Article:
According to last year's Examination Ministry statistics, the average age of graduates of the civil service examinations was 28 years, with the oldest being 60 years old. Even with a passing rate that is only 1.8 percent, tens of thousands take the civil service exams every year, striving for the stability of a civil service career. With the reduction of the number of civil servants and the privatization of government-operated organizations in recent years, however, the civil service is experiencing a period of reform.
"I think it's time to break the stereotype that civil servants have 9-to-5 jobs with little to do. Nowadays, we [civil servants] all work hard, attend extra training courses and try to provide better services to the public in order to keep up with the changes in society," Yen said.
DIPLOMATIC MOVES: Beijing is reportedly pressing the state after reports of forming links with Taiwan, while the ministry is also planning to reopen its office in Guam soon A representative office is set to open in Somaliland at the end of this month, at the earliest, the Ministry of Foreign Affairs (MOFA) said yesterday amid reports that Beijing is sending a diplomatic delegation to the east African country. The ministry on July 1 announced that Taiwan and Somaliland would establish representative offices, following a report by the Somaliland Chronicle Web site. It said at the time that the two nations did not plan to establish formal ties. Somaliland President Muse Bihi Abdi has instructed close confidants to explore the possibility of “mutual recognition between Taiwan and Somaliland,” the Somaliland Chronicle reported
‘IMMORAL, INSINCERE’: Huang Kun-huei said that Ma was ‘distorting history’ in claiming that Lee Teng-hui laid the foundation for the so-called ‘1992 consensus’ Former Presidential Office secretary-general Huang Kun-huei (黃昆輝) on Saturday rejected former president Ma Ying-jeou’s (馬英九) claim that former president Lee Teng-hui (李登輝) had been a proponent of Beijing’s “one China” principle. Lee, who served as president from 1988 to 2000, died in Taipei on Thursday last week. After visiting the Taipei Guest House on Saturday to pay his respects to Lee, Ma posted on Facebook that “28 years ago on this day” Lee hosted a session of the now-defunct National Unification Council, during which he passed a resolution on the “one China” principle. That resolution became the basis of the Chinese Nationalist Party’s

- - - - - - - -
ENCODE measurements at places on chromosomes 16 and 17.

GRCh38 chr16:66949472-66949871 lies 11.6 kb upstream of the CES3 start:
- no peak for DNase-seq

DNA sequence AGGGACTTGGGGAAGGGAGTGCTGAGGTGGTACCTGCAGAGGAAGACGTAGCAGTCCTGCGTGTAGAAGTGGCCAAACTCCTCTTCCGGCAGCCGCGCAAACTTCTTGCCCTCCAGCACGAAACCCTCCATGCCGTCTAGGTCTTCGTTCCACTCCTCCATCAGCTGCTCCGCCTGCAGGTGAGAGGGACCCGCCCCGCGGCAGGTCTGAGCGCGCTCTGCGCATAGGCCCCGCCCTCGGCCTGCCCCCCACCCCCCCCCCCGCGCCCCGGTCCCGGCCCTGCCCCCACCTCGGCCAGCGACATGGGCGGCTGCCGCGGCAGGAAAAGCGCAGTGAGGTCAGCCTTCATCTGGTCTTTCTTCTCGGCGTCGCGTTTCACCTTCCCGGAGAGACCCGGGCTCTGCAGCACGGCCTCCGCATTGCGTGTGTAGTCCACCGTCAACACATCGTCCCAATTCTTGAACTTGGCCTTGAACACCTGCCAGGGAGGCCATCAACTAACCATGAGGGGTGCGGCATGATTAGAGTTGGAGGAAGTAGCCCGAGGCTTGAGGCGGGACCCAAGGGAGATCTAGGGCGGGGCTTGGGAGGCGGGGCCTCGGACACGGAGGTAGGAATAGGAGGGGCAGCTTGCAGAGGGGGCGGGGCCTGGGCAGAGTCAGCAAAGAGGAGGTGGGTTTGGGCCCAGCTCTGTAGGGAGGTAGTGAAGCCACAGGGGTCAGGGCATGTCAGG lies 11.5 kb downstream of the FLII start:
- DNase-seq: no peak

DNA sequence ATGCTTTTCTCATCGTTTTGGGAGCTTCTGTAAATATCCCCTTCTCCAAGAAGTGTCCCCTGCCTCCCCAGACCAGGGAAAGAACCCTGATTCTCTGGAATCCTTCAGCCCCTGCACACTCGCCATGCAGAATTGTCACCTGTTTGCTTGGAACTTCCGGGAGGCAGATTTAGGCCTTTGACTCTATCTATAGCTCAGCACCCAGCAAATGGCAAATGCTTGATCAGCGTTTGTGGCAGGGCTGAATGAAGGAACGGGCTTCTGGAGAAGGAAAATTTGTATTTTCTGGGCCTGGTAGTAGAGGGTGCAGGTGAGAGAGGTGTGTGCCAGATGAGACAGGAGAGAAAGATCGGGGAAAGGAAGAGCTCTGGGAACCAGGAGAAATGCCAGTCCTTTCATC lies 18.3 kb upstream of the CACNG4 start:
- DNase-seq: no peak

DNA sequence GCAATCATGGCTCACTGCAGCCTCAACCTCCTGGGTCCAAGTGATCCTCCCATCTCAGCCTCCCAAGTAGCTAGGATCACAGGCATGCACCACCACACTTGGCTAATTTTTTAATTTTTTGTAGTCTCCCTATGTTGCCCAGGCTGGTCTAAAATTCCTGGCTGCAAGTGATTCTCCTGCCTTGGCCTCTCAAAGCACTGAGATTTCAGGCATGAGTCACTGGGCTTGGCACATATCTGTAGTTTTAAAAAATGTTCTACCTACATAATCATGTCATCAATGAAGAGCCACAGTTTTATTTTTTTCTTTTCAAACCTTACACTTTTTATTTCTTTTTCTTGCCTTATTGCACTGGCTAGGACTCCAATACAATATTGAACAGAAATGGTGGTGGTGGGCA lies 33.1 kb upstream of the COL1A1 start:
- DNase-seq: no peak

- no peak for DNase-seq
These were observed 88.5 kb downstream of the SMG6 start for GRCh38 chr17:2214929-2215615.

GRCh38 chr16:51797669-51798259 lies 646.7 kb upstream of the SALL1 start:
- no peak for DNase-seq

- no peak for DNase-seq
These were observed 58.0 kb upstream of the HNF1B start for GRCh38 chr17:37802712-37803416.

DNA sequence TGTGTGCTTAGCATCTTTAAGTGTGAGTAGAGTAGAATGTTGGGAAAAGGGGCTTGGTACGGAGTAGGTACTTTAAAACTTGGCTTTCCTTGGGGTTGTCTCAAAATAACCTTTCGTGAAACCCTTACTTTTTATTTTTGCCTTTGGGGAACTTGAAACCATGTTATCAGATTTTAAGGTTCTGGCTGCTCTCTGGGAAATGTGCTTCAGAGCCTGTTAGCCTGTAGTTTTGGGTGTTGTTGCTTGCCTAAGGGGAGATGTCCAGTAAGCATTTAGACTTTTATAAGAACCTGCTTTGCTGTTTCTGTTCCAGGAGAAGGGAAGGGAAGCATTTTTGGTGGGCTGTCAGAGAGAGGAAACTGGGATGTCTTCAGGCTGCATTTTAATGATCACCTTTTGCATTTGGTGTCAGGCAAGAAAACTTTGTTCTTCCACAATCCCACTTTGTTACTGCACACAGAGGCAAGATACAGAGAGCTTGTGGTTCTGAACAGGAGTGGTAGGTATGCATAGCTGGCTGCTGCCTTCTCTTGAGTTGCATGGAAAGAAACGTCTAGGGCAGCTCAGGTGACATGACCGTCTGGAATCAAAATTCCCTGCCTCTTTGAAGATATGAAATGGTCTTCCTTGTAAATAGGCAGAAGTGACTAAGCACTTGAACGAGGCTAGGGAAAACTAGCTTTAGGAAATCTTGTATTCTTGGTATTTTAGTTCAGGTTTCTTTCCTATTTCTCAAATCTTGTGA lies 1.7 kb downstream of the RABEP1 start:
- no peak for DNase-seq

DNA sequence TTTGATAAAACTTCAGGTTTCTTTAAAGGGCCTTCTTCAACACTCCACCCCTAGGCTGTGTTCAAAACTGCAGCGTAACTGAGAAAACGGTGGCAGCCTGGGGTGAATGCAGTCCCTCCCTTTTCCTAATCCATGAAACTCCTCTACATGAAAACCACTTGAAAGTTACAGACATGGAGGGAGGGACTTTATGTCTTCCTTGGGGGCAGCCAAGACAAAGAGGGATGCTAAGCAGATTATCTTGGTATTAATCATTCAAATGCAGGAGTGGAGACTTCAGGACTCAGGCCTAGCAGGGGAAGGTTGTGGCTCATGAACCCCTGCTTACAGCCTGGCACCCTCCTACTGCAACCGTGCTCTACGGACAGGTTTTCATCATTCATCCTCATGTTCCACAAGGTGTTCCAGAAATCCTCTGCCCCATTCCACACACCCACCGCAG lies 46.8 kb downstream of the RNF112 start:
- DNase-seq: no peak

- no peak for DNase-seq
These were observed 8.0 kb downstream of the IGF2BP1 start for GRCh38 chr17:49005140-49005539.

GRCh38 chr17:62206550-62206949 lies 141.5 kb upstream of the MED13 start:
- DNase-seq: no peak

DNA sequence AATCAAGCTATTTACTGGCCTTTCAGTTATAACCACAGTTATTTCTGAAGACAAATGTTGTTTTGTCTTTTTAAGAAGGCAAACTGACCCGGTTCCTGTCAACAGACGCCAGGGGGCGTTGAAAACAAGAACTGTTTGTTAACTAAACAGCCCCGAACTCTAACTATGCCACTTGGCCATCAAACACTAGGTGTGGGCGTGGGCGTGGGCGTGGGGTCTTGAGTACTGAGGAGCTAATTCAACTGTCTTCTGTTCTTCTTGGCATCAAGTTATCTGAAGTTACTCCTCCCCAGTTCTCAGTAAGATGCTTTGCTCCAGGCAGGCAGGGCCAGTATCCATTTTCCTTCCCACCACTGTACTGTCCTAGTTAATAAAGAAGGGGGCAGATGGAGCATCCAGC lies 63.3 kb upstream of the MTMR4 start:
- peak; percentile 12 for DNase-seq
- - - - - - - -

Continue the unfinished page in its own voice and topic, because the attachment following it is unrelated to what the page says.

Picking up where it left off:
NEW ERA: Taiwan, which has controlled its virus outbreak, now faces the challenge of safely resuming economic exchanges with other nations, Chang Shan-chwen said People should not focus entirely on having zero new confirmed COVID-19 cases in Taiwan, but neglect overall control over the disease situation, Central Epidemic Command Center (CECC) specialist advisory panel convener Chang Shan-chwen (張上淳) said yesterday. Chang made the remark at a forum in Taipei discussing the steps Taiwan should take in the post-pandemic era, organized by the Chinese-language magazine Global Views Monthly. Chang, Centers for Disease Control (CDC) Director-General Chou Jih-haw (周志浩), and Stanford University’s Center for Policy, Outcomes and Prevention director C. Jason Wang (王智弘) each made a presentation, followed by a panel discussion with Chang, Wang and Buddhist Tzu
A Belgian man who tested positive for COVID-19 in Taiwan last week is likely to have contracted the disease in Taipei in late June, National Taiwan University (NTU) College of Public Health vice dean Tony Chen (陳秀熙) said yesterday. The Central Epidemic Command Center (CECC) on Saturday reported that the man, who is in his 20s, came to Taiwan for work on May 3 and tested positive on Wednesday last week as he was about to depart. The man in March reported loss of taste and smell, the center said, adding that he worked in Changhua County, but visited Taipei several times,